Vincenzo Bellini: I Capuleti e i Montecchi
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Vincenzo Bellinis bel canto masterpiece I Capuleti e i Montecchi, inspired by the tragic tale of Romeo and Juliet, is what The New York Times calls an opera of definite dramatic appeal. Joyce DiDonato, winner of the Grammy Award and the ECHO Klassik, and Nicole Cabell as the ill-fated lovers Romeo and Giulietta headline a cast of international stars. Directed by Vincent Boussard in his U.S. debut and led by returning conductor and bel canto specialist Riccardo Frizza, this new co-production has sets created by French opera, theater and dance designer Vincent Lemaire. The production also features stunning costumes by renowned fashion designer Christian Lacroix, a frequent collaborator with Mr. Boussard and a prominent fashion icon known for both his couture house as well as his theater, ballet and opera costumes.
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It's the singing, gentle reader, which is exquisite. All the singer do well, but when Mesdames DiDonato and Cabell take the stage, wonderful sounds ensue. This is true whether the singing is solo or in duets, but with the latter, the blending of the voices and the perfect rapport between the ladies is as close to celestial as these old ears have ever heard. I try to avoid hyperbole in these reviews, because it does not assist prospective buyers, but the musical quality of this performance trumps the issues I have with the staging.
I Capuleti was composed in six weeks, an unusual timing for Bellini, who did not usually compose at the pace of his contemporaries, Rossini and Donizetti. It followed closely Bellini's single "flop", Zaira, and used quite a bit of the music from that work. It enjoyed "immediate and immense success" according to Charles Osborne (The Bel Canto Operas) and never quite disappeared from the operatic repertory. Currently, there are two exceptionally well sung versions in CD format, one with Netrebko and Garanca and the other with Mei and Vassilova.
This performance was Nicole Cabell's first essay at the role, according to her interview. She is a lyric, rather than coloratura soprano and is possessed of a rich, flexible voice with adequate range and profound musicality. I had not heard her before and was delighted to make her aquaintance.
Nothing I can say about Joyce DiDonato has not already been stated with more depth than I am capable of articulating. She is a gifted singer with immense stage presence. Anyone who takes issue with that evaluation should take a peek at Maria Stuarda.
Samir Pirgu does a fine job vocally as Tebaldo; in fact, I was pleasantly surprised by his singing, believing him to be a Mozartian. His acting skills, however, need work, although I fault the director for leaving him without any stage business while the orchestra plays a finale or two.
I am a huge fan of Maestro Frizza and he does not disappoint. Neither do the chorus and orchestra.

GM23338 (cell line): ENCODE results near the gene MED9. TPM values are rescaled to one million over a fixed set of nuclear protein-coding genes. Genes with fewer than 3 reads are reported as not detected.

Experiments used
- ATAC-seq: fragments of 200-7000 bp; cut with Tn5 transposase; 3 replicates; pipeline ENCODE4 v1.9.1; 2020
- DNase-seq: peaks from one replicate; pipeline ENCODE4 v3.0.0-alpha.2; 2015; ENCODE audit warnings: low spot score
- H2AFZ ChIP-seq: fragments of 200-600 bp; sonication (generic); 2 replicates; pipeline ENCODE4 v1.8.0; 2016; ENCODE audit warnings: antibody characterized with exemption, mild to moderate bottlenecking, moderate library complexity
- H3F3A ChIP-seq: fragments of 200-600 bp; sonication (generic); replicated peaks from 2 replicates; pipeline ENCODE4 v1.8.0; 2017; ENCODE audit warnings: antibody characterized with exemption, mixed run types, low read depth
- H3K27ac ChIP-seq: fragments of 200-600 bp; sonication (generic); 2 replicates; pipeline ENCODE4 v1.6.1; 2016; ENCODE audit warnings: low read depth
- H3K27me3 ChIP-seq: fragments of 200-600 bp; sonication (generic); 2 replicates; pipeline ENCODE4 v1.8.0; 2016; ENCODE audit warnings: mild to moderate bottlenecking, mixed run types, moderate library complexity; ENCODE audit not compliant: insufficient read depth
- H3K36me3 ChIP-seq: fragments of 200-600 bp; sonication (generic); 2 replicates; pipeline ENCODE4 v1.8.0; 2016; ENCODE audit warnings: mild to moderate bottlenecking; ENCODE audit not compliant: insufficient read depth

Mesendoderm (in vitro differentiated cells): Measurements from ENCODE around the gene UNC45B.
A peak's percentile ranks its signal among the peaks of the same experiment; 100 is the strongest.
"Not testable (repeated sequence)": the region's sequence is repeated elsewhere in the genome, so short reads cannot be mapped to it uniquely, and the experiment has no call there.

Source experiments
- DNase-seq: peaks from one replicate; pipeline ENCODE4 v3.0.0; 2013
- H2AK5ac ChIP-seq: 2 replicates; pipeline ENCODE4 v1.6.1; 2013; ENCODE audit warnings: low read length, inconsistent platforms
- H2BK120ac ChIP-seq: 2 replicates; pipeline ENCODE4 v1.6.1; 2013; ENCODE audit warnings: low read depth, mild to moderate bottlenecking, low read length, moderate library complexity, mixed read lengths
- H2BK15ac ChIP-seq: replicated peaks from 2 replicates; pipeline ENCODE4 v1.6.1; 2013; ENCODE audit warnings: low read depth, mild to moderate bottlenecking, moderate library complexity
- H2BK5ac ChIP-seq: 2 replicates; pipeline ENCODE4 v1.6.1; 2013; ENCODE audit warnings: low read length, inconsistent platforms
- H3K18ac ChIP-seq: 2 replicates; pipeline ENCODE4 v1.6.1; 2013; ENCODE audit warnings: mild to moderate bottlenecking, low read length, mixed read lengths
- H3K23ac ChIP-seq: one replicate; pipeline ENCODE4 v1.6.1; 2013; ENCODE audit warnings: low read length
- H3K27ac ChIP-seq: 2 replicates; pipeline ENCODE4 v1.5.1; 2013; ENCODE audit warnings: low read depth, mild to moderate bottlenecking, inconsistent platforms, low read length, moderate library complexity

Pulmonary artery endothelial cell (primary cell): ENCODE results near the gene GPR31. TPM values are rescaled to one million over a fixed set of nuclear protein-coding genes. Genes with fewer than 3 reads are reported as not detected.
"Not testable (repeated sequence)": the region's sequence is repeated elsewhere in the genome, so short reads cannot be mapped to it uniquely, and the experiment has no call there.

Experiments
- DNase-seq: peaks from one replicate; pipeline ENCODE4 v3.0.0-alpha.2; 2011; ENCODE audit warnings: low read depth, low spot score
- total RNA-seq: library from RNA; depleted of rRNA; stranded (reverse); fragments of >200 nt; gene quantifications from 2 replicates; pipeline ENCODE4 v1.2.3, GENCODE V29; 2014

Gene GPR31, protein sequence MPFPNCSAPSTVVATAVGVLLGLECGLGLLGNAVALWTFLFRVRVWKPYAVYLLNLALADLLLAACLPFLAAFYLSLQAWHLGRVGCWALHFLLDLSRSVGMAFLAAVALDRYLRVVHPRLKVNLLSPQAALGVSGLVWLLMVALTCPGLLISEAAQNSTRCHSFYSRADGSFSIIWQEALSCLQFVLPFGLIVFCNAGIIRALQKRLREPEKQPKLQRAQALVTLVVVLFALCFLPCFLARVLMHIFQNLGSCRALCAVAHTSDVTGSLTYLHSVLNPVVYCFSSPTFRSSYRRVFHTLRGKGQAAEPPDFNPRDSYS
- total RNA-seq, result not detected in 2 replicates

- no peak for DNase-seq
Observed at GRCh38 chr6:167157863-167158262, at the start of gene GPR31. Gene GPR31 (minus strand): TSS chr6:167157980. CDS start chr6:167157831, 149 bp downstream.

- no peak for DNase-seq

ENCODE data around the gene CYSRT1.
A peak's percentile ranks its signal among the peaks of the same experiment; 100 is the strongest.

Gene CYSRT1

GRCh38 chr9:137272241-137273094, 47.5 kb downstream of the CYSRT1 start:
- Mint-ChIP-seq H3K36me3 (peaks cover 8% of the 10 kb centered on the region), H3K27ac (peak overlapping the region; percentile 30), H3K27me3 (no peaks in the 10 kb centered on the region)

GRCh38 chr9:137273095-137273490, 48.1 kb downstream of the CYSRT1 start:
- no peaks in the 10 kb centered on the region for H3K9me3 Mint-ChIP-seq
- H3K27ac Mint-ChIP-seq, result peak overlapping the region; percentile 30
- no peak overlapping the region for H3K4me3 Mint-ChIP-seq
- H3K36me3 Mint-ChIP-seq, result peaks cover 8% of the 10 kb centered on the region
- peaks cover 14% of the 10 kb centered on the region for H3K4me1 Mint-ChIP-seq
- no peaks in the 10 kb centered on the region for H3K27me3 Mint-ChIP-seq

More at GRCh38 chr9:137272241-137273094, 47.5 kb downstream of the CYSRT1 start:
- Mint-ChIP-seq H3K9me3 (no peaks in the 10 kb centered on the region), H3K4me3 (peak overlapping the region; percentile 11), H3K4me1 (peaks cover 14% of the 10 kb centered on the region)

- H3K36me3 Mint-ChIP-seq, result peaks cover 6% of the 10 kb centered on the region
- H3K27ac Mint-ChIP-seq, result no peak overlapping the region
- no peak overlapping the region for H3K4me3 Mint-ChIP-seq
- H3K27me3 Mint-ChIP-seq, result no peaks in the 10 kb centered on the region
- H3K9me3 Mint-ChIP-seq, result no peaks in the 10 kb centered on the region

Disc quality in Blu ray is definitive; picture and sound are full, detailed and flawless.
This one is a winner, with all my reservations about staging. Opera is, after all, theatre, and as such needs to be seen as well as heard, especially in that wonderful HD MA sound!
Romani rewrote the Vaccai story for Bellini. Both operas were well known in the 1840s and later in Italy and contraltos who could master the low notes often substituted the tomb scene from the Vaccai opera into the Bellini opera (it was published as an appendix by Ricordi to Bellini's opera).In later years a tenor often took the part of Romeo (even in the 1967 Edinburg Festival) but this practice is no longer followed.
The music for the opera has some reworkings from a earlier opera Zaira, by Bellini that was not a success. By changing meters and accents the music was refitted into the story and it succeded.
This opera is seldom performed unfortunately. I have seen it live but once: in a small theater in Washington D.C. in the 1960s. The Romeo was Tatiana Troyanos. I was smitten by her and the opera and have loved both ever since, A previous dvd disc is available from the Ravenna Festival (recorded 2005). The singers do well and the background is a series of moving video images. Clever but it lacks spirit and a good orchestra.
In the preset performance we have an excellent orchestra, decent sets and costumes, good chorus and a great cast of singers.
The Romeo is Joyce Di Donato whom I consider to be one of the few great singers of the day. She is capable of bringing vibrant new life to old scores such as her breathtaking performance in Maria Stuarda as noted by my colleague John Gleeson above.
The Giuletta of Nicole is also well done. She is a rising young star with a strong voice of depth and excellent technique. In solos she is fine and in duets with Romeo the blending is beautiful and the depth of emotion great. Bellini at his finest!
A short note about the production. Yes, this is the age of RegieTheatre and Euro trash. Yes, it was time to sweep away the dust and cobwebs of 19th and early 20th century scenery, sets and practice. In this production some of the scenery bits are clever but quite a few are simply silly. However it is in the last analysis the singing that counts and this recording has it. Highly recommended
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